You will have a healing crisis as you start taking the folate. Get your b12 up first and GO SLOW with the folate. Don't push it. Your body is going to jump in to detox mode and you will have to support it. Rest, drink lots of water and watch your electrolytes. There are some good threads on this forum for dealing with MTHFR. It's a whole issue in and of itself.
 
Messages
20
Likes
29
Location
United Kingdom
Regarding your overmethylation, try taking hydroxycobalamin instead of methylcobalamin. Certain types of b12 work better for certain people. Those who have MTHFR mutations are especially sensitive to what kind of b12 they take. I find methylcobalamin overmethylates me as well. But I do fine with hydroxycobalamin.
Thanks for the suggestion but I find that hydroxy does nothing or very little for me. I've even tried injections of it. Essentially if I go too long without methylcobalamin in particular all the food allergies come roaring back, so until I find a better solution I'm stuck with finding a way with that.

Since you have MTHFR you will need to take a methylfolate as well. But don't start it right away. You need to get your b12 levels up before you slowly start taking very small doses of folate. I like to loosely follow the Ben Lynch protocol. He has a lot of information for free on his website, it's worth taking a look at.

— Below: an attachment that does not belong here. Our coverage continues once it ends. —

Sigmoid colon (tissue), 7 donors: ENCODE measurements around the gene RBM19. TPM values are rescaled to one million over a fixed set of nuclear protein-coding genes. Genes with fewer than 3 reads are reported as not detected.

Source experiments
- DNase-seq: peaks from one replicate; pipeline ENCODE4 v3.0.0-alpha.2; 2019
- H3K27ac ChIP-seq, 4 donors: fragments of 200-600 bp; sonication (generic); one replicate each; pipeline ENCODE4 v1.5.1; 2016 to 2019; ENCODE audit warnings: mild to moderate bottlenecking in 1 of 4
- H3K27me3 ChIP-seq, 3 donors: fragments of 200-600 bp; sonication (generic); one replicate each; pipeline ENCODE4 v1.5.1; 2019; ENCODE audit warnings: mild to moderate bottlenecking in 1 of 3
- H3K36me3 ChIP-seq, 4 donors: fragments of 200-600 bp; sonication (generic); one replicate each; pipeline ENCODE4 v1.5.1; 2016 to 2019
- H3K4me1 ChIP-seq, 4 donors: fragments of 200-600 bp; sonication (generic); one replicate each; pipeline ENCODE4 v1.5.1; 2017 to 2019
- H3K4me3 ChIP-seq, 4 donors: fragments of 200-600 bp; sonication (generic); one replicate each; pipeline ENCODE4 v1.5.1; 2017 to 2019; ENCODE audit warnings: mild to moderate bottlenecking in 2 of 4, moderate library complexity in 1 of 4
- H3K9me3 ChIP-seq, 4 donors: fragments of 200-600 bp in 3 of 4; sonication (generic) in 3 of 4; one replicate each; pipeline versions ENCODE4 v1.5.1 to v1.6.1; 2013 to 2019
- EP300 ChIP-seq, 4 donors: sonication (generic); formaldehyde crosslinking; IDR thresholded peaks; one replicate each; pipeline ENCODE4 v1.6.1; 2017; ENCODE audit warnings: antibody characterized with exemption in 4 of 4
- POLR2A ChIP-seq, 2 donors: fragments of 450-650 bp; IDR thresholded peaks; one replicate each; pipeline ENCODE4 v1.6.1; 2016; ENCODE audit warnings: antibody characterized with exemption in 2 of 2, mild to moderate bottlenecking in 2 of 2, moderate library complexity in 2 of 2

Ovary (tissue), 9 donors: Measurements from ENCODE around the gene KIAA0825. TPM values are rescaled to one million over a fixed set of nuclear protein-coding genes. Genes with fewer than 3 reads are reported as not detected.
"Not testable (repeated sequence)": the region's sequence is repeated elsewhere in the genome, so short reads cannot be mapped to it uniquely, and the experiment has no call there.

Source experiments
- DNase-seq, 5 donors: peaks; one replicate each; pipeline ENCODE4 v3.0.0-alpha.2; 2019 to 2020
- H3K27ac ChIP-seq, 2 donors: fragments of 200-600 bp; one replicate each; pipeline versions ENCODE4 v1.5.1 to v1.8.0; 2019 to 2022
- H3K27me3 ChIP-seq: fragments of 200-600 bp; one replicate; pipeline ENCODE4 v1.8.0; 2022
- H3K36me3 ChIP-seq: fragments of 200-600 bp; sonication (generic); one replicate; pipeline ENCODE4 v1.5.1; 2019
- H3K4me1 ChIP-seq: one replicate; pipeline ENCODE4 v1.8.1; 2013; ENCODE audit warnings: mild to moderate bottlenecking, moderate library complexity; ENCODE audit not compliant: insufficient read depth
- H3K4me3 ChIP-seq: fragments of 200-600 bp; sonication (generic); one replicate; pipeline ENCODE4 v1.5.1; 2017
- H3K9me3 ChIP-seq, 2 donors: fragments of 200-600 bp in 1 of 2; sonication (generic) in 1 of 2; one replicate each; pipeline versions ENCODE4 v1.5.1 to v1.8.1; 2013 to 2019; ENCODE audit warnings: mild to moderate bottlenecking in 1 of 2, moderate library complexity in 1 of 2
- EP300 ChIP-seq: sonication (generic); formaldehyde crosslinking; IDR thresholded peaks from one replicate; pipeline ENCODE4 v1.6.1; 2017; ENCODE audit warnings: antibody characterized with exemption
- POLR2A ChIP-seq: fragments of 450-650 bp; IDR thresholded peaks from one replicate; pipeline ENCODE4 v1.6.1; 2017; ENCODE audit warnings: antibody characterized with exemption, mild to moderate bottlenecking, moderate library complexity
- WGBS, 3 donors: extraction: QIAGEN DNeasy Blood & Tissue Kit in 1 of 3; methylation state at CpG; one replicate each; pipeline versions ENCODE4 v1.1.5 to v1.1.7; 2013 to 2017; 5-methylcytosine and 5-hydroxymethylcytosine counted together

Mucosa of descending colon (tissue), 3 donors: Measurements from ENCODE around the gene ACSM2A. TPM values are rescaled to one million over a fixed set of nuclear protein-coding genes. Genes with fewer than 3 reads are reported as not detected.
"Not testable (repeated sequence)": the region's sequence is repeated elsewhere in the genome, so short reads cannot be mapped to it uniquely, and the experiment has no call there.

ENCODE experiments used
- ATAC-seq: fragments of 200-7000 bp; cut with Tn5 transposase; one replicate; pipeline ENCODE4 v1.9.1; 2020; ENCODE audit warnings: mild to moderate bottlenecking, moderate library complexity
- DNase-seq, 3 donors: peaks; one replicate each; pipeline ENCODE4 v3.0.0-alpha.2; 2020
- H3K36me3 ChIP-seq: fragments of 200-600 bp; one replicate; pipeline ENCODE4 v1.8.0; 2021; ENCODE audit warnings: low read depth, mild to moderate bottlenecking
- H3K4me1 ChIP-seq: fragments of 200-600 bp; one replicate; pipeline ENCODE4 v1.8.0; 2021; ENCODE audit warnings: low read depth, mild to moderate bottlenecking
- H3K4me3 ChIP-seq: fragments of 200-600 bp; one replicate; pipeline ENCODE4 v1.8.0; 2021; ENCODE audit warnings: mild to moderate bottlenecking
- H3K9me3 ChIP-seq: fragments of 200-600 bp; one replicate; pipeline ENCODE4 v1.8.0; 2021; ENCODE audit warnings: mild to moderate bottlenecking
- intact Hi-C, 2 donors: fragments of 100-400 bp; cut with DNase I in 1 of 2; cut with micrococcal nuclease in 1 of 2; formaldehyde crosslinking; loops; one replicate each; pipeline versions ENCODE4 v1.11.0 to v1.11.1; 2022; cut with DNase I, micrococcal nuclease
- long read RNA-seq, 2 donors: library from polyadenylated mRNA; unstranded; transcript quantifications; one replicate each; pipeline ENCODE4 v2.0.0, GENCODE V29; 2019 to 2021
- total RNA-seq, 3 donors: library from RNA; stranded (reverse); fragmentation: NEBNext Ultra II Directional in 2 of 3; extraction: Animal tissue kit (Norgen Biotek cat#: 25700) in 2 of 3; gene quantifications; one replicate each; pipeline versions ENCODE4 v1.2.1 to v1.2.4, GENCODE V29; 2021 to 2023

Again, I appreciate the suggestion but as I mentioned in my opening post I can't tolerate methylfolate at all - I get incredibly overmethylated from even the tiniest dose and it's effects are completely unmanageable. Having done some research this can apparently be common for people with SIBO, as some bacterial strains actually produce folate in the gut whilst simultaneously blocking absorption of B12, and so taking any folate can quickly push you over into excess. This definitely chimes with my experience at least.

Thanks for the Ben Lynch suggestion, I have been using his site for a while and find it useful.